The rivers were full of otters, mink and beavers. River otters’ dens were located under steep river banks, and their loud, shrill voices or low coughs or grunts could be heard from every major central and northern California river. River mussels, frogs, crayfish, newts, salamanders, turtles and snakes were prolific.
The riverbanks and overflow channels harbored a unique riparian flora that included a large variety of sedges, reeds, grasses, deergrass, and deciduous trees and shrubs such as large oaks, cottonwoods, redbuds, willows, alders, maples and sycamores. These riparian woodlands, before 1850, teemed with animal life. Lining many of the rivers and creeks in the Central Valley, above the overflow channels in the sandy flats, were huge valley oaks that reached diameters of eight to twelve feet and heights of 150 feet. Valley oaks occurred not just on the upper sandy river benches, but also in two- to six-mile-wide bands alongside the rivers. Away from the immediate river channels, these swaths of valley oaks formed savannas with luxuriant grass and wildflower cover underneath. Valley oaks created a micro-climate for many kinds of understory plants and fungi that only survived under the trees. Thus, these giants of the plant world were like arks supporting a great diversity of life.
Valley oaks can live for six hundred years. To native people, these trees marked the seeming timelessness of the earth and also the continuity of life. They were massive fixtures on the landscape bearing witness to many generations of humans. The rich soil of valley oak woodlands and savannas was the result of thousands of years of management by the indigenous peoples, who used fire regularly to stimulate better grass growth and to shape trees to have broad crowns, which results in high acorn production.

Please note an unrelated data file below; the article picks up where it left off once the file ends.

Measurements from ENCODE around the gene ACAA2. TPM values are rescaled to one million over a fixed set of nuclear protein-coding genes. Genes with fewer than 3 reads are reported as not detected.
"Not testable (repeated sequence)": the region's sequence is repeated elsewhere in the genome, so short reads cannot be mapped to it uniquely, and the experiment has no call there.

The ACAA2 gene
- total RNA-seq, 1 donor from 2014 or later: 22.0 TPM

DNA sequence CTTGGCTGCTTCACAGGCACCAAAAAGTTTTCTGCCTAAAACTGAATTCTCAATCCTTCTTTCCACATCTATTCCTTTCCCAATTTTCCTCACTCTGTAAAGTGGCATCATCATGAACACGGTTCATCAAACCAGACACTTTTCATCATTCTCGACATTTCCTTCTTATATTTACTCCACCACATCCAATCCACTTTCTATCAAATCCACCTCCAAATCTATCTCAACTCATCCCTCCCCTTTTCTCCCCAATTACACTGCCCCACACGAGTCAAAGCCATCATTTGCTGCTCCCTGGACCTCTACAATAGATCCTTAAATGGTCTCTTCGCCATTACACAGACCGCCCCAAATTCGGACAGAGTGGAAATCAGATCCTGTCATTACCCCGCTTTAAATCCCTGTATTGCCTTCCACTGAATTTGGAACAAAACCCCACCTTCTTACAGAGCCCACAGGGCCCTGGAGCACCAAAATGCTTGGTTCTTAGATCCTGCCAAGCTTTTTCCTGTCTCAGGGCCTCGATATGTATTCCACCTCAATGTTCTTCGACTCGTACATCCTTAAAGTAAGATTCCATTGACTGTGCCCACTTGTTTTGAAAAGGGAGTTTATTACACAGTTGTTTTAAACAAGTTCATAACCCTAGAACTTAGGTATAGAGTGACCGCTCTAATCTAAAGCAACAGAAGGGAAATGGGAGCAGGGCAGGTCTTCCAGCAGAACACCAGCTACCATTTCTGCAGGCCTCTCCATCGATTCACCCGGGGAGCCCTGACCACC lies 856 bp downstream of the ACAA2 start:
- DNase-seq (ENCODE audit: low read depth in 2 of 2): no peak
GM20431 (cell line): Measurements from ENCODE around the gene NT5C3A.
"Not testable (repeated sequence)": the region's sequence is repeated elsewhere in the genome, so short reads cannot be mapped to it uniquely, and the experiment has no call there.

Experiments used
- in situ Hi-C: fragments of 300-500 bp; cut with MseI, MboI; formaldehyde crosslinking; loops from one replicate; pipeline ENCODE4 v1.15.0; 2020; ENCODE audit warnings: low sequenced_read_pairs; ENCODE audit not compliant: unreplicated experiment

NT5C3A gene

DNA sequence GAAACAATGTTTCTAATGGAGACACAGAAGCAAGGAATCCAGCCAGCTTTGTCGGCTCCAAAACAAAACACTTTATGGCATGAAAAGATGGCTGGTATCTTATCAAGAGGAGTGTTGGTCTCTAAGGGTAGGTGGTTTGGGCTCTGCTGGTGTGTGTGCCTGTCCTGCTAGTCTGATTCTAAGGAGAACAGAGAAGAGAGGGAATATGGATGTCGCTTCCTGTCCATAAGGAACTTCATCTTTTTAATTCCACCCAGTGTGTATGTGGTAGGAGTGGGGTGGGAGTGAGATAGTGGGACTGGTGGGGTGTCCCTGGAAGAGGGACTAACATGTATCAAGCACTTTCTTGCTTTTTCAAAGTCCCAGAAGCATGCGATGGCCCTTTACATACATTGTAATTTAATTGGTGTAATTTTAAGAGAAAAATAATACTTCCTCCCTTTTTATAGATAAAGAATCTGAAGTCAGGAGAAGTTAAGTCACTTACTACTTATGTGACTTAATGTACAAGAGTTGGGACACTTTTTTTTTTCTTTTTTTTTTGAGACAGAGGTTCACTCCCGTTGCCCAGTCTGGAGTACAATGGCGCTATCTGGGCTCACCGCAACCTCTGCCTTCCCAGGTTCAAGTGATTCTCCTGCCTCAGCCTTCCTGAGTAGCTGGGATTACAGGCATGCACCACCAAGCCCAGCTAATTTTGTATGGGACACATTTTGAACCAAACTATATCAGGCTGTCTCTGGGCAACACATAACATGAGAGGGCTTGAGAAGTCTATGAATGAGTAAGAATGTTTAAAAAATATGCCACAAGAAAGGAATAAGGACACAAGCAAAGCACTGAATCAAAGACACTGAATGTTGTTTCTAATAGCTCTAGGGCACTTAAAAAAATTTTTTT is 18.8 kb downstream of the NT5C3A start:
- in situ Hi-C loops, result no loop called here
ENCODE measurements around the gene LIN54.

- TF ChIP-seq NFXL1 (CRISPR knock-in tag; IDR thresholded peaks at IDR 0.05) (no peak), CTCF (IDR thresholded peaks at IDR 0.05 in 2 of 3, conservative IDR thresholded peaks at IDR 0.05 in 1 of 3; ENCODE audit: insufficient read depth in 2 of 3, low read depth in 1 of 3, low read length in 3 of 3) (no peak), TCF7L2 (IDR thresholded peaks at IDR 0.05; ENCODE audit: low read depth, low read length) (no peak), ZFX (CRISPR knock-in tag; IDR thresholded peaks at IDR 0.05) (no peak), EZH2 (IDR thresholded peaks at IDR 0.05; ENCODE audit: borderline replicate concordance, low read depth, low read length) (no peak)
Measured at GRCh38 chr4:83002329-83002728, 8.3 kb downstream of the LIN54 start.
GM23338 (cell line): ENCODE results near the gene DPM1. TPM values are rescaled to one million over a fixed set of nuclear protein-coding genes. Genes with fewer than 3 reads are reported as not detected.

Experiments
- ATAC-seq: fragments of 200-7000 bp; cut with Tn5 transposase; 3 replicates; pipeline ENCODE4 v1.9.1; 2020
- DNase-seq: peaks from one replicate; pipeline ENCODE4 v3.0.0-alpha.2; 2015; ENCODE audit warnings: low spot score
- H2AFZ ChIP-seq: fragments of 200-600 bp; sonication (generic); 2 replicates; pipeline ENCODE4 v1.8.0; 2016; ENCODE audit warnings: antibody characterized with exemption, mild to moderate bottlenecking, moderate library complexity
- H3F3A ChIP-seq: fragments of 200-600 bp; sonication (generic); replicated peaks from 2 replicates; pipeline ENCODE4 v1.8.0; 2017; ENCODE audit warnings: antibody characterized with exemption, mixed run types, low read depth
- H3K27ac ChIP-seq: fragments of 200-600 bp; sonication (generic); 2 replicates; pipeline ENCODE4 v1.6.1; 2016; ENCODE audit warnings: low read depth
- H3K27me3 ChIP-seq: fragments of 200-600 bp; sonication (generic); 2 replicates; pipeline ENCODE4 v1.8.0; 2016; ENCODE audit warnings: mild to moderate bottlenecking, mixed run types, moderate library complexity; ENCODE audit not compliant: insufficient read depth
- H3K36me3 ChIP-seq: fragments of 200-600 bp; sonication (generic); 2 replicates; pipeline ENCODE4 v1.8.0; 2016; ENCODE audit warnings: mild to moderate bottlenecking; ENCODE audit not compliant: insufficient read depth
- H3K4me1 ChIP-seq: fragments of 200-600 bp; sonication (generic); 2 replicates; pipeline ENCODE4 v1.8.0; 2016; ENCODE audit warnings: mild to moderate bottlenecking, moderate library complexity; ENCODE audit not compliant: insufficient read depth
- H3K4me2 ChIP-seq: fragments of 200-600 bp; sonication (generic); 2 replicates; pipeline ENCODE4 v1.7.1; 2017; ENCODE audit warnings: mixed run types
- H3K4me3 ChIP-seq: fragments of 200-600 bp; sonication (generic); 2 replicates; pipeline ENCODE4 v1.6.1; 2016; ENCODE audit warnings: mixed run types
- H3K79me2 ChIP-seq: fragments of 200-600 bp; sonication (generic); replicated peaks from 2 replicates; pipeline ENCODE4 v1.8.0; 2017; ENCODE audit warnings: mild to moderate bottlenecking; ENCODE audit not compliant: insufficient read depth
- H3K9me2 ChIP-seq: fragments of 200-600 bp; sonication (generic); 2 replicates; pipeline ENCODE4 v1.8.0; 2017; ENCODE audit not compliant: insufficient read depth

A French consul to California between 1843 and 1856 had this to say about valley oaks: “One remarkable thing that I have observed in all parts of Upper California in which I have traveled is that one never finds any of the large oaks broken down, fallen into decay or partly consumed by age and weather. All are sound and vigorous.”
What this last excerpt implies, of course, is that the humans tended the land meticulously, particularly the great oaks. This area was not a wilderness at all, it was heavily populated by humans, elk, pronghorn, deer, oaks, birds, and thousands of other species, all living in balance with each other.
For one example of the enormity of the loss to life here, this comes from the Tehama West Watershed Assessment:
Riparian forests near the Sacramento River have declined to just two to three percent of the original area. Large-scale agricultural clearing and fuel harvest for riverboats from about 1850 to the turn of the century initiated this reduction. During the early to mid 1900’s, reservoir and levee projects to assist with flood control resulted in additional reductions in floodplain riparian stands.
“Additional reductions.” That is a gentle way to say “almost complete annihilation.”
The above descriptions are glimpses into the fecund world of the Sacramento Valley at the time of the first invasion of Europeans. This rich and diverse region was home to tens of thousands of humans who were living as part of the equilibrium of a mature biotic community. Much of what has transformed the land since then is now invisible to most human residents, as each generation is born into a world less intact than that of their parents, the cumulative effect being ignorance of the huge diminishment of life, both in quantity and vitality. So when we look around at the land that is the Nomlaki homeland, or the Konkow homeland, or the Wintu homeland, we try to imagine what it used to be like.
We don’t believe we can return to a world like that of the indigenous peoples of this region. But knowing what that world was like informs our approach to our work. It helps us know what to look for, helps us take cues from what the land is telling us. We think that without knowing the real history of this region, we will not be able to envision a future that is rooted in the land.